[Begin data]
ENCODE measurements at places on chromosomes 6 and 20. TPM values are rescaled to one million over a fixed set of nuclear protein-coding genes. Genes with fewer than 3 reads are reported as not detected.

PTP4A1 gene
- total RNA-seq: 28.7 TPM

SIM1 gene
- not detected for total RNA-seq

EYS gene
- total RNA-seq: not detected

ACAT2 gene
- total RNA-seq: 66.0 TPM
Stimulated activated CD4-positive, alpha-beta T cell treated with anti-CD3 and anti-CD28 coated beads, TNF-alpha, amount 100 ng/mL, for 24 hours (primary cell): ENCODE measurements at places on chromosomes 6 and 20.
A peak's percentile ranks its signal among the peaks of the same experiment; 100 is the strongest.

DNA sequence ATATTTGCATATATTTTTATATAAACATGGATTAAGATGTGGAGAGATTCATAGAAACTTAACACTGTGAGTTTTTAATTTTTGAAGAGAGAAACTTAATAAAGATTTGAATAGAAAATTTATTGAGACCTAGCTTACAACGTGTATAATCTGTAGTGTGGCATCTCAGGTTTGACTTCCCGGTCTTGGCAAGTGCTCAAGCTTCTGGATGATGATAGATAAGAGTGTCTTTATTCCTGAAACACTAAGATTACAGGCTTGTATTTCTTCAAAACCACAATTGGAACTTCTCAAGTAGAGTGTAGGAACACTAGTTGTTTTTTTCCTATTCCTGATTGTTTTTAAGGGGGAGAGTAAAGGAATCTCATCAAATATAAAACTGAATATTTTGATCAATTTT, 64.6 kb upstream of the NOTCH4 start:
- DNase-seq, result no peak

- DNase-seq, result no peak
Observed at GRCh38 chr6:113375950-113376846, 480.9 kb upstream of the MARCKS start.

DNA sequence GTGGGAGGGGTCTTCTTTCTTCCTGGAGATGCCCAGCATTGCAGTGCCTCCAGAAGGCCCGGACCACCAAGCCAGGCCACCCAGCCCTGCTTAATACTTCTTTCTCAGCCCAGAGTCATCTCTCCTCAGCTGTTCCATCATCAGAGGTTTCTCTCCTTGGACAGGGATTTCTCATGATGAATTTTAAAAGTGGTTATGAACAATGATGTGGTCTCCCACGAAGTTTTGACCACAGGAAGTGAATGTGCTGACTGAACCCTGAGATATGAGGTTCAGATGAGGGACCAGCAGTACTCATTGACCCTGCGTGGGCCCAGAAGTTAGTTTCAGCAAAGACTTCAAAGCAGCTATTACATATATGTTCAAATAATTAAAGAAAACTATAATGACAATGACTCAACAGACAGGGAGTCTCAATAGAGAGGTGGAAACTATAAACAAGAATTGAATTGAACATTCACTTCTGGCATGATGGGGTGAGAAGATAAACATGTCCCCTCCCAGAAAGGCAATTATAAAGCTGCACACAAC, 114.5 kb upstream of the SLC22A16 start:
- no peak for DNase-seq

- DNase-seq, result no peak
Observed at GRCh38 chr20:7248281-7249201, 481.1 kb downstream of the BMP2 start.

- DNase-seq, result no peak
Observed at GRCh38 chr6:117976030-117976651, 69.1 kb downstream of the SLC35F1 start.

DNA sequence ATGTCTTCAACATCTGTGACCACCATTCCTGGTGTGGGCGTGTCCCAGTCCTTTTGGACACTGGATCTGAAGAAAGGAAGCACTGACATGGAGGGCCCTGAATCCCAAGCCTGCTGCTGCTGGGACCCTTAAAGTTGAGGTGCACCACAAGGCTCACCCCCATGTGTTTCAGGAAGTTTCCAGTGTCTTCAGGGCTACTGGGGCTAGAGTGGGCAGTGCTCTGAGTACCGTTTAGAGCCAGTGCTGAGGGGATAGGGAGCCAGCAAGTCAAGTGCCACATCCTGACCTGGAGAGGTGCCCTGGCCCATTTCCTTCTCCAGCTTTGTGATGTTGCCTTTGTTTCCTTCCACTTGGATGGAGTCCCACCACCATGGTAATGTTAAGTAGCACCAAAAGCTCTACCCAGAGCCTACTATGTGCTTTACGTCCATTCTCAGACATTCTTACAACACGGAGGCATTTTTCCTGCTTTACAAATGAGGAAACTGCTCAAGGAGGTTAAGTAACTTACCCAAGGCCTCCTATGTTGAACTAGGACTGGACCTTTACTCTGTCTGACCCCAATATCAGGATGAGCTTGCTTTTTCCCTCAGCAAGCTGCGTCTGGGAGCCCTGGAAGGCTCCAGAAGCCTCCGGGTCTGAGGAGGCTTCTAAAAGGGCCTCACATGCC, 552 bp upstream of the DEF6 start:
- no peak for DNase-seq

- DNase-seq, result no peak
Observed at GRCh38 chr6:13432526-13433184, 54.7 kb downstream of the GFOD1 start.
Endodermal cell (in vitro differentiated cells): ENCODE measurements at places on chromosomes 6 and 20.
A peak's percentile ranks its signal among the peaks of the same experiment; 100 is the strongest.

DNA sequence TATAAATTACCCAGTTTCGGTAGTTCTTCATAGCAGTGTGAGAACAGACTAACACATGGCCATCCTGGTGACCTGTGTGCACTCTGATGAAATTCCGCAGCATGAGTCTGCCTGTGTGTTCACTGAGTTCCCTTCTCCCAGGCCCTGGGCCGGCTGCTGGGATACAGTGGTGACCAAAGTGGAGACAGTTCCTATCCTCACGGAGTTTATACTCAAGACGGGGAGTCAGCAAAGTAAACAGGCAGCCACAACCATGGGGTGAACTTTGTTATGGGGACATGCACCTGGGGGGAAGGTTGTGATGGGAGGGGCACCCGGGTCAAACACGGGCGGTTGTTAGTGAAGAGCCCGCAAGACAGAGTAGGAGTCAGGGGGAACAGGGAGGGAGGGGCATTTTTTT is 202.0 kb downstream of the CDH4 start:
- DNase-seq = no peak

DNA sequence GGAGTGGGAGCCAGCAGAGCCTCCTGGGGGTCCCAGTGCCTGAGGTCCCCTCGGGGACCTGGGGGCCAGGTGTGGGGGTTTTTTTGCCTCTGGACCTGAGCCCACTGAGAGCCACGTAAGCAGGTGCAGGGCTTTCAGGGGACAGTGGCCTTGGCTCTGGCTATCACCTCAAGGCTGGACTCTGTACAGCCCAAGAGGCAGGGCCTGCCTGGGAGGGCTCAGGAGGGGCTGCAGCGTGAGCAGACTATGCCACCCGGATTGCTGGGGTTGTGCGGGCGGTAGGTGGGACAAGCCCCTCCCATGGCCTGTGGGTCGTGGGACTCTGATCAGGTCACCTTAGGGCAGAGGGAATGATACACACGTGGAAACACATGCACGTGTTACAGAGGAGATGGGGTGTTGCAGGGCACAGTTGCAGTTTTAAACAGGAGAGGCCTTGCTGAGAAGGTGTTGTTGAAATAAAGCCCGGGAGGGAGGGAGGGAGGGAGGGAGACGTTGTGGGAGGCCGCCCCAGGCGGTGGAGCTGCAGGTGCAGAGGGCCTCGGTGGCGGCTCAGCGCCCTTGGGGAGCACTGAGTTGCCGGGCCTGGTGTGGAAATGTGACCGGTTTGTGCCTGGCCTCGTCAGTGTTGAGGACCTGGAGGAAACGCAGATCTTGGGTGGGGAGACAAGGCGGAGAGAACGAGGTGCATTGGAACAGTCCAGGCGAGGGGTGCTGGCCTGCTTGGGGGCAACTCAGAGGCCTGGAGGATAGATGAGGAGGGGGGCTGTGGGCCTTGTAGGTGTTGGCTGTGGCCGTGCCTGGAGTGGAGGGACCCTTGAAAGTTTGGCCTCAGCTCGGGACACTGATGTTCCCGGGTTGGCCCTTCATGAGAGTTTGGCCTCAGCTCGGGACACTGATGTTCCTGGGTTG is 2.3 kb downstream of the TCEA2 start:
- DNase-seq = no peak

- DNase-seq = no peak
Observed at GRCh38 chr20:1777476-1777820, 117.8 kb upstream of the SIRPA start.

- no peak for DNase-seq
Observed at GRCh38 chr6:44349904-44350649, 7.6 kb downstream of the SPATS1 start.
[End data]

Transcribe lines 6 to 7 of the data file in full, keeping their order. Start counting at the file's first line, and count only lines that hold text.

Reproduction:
EYS gene
- total RNA-seq: not detected